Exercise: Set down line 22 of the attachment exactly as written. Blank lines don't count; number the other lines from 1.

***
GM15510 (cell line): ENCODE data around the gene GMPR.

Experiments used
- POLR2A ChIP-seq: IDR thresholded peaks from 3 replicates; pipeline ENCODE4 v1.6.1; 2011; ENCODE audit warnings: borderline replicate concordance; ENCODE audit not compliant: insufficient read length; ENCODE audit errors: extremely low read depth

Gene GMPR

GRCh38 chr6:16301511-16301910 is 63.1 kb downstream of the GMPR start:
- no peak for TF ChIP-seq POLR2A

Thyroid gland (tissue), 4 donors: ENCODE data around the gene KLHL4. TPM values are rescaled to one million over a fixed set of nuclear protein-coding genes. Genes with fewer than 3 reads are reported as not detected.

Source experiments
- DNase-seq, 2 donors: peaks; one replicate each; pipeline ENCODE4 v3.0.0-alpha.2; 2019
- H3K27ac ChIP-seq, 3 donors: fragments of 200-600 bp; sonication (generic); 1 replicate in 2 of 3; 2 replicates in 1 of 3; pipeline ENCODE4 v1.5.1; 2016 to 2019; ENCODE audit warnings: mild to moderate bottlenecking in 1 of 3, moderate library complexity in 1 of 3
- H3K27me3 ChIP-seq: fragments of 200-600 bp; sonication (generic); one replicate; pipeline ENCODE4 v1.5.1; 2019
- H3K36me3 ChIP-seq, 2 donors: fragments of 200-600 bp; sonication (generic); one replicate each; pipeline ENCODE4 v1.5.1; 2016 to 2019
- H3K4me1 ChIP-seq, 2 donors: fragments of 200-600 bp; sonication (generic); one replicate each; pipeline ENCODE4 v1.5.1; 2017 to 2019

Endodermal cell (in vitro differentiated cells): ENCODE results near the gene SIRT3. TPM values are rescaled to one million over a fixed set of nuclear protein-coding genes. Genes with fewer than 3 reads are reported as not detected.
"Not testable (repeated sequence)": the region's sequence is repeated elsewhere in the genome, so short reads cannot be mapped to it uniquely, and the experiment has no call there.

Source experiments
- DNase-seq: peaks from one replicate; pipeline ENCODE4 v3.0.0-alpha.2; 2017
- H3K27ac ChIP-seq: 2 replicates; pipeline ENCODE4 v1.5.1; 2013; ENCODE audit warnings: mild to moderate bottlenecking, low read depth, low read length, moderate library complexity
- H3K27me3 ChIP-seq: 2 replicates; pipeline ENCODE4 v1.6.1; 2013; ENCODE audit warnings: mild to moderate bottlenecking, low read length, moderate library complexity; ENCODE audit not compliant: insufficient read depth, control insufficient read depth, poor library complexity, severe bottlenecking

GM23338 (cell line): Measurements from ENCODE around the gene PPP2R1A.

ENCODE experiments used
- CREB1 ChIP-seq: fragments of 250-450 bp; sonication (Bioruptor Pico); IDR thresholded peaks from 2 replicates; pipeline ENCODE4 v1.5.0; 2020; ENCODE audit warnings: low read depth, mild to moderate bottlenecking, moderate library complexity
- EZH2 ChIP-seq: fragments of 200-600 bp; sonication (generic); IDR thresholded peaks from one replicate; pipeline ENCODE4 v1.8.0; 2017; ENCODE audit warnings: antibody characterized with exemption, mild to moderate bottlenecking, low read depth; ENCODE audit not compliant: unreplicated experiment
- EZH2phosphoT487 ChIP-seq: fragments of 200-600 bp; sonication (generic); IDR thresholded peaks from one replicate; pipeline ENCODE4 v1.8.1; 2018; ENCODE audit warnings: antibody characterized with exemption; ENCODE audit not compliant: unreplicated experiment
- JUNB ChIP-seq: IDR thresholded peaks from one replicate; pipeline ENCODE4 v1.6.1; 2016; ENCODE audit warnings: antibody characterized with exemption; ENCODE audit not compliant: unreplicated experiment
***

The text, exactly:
- CREB1 ChIP-seq: fragments of 250-450 bp; sonication (Bioruptor Pico); IDR thresholded peaks from 2 replicates; pipeline ENCODE4 v1.5.0; 2020; ENCODE audit warnings: low read depth, mild to moderate bottlenecking, moderate library complexity